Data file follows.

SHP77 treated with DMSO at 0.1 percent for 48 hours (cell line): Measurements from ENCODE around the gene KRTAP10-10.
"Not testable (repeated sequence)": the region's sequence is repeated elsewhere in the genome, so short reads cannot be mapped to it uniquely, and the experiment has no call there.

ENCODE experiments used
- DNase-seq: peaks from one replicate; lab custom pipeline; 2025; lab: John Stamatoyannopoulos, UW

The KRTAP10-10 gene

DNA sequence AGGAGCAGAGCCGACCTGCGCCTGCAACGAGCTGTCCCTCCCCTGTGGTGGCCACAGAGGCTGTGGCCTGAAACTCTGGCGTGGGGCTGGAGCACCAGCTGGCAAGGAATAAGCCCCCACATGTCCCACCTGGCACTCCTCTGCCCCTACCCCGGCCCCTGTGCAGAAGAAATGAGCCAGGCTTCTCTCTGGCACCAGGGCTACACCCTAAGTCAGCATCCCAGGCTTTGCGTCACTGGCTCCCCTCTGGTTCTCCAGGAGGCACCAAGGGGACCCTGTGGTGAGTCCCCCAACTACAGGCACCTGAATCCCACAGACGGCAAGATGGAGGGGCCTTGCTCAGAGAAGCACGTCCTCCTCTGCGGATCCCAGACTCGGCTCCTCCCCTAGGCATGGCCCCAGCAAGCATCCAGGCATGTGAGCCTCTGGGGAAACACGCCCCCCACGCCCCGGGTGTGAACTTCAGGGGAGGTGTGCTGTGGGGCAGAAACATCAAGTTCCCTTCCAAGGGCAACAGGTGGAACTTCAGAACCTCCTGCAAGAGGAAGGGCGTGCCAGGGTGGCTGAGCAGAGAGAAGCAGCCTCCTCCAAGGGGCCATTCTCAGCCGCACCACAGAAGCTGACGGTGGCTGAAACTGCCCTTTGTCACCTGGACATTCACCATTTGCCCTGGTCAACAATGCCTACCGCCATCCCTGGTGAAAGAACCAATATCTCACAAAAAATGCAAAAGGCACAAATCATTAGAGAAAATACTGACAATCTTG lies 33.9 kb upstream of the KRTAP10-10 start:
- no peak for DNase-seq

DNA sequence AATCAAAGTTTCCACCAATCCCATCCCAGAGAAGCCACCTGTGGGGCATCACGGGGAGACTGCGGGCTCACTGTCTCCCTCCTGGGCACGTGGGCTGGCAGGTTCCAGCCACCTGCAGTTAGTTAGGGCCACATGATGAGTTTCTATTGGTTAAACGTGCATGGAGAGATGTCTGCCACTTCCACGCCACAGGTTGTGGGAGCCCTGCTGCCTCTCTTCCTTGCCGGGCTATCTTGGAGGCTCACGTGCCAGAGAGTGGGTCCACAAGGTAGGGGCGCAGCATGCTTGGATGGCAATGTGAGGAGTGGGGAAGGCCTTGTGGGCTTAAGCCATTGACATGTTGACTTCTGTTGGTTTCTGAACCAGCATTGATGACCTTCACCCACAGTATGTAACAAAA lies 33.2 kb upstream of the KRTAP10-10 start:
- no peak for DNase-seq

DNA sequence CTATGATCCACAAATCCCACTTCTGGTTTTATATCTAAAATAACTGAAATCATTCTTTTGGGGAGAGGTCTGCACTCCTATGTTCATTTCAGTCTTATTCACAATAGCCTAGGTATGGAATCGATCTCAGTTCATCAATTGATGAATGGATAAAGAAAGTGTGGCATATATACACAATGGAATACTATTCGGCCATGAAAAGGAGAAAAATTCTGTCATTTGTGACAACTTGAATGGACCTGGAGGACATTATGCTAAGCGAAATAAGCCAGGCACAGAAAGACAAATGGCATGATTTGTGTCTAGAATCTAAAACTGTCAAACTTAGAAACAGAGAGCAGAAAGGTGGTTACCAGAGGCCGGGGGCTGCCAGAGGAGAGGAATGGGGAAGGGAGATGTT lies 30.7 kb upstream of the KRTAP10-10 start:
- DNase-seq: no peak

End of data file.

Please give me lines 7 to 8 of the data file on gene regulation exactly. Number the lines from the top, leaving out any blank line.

- no peak for DNase-seq

DNA sequence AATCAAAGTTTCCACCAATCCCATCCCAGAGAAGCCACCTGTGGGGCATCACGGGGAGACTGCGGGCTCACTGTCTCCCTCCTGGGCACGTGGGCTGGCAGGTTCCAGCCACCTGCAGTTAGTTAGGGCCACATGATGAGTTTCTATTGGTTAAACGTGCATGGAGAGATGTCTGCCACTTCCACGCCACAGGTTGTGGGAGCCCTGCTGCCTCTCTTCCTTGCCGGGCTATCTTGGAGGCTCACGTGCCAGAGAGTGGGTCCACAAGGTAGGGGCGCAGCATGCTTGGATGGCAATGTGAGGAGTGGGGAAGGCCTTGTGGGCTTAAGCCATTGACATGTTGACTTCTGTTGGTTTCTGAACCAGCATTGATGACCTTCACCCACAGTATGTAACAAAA lies 33.2 kb upstream of the KRTAP10-10 start: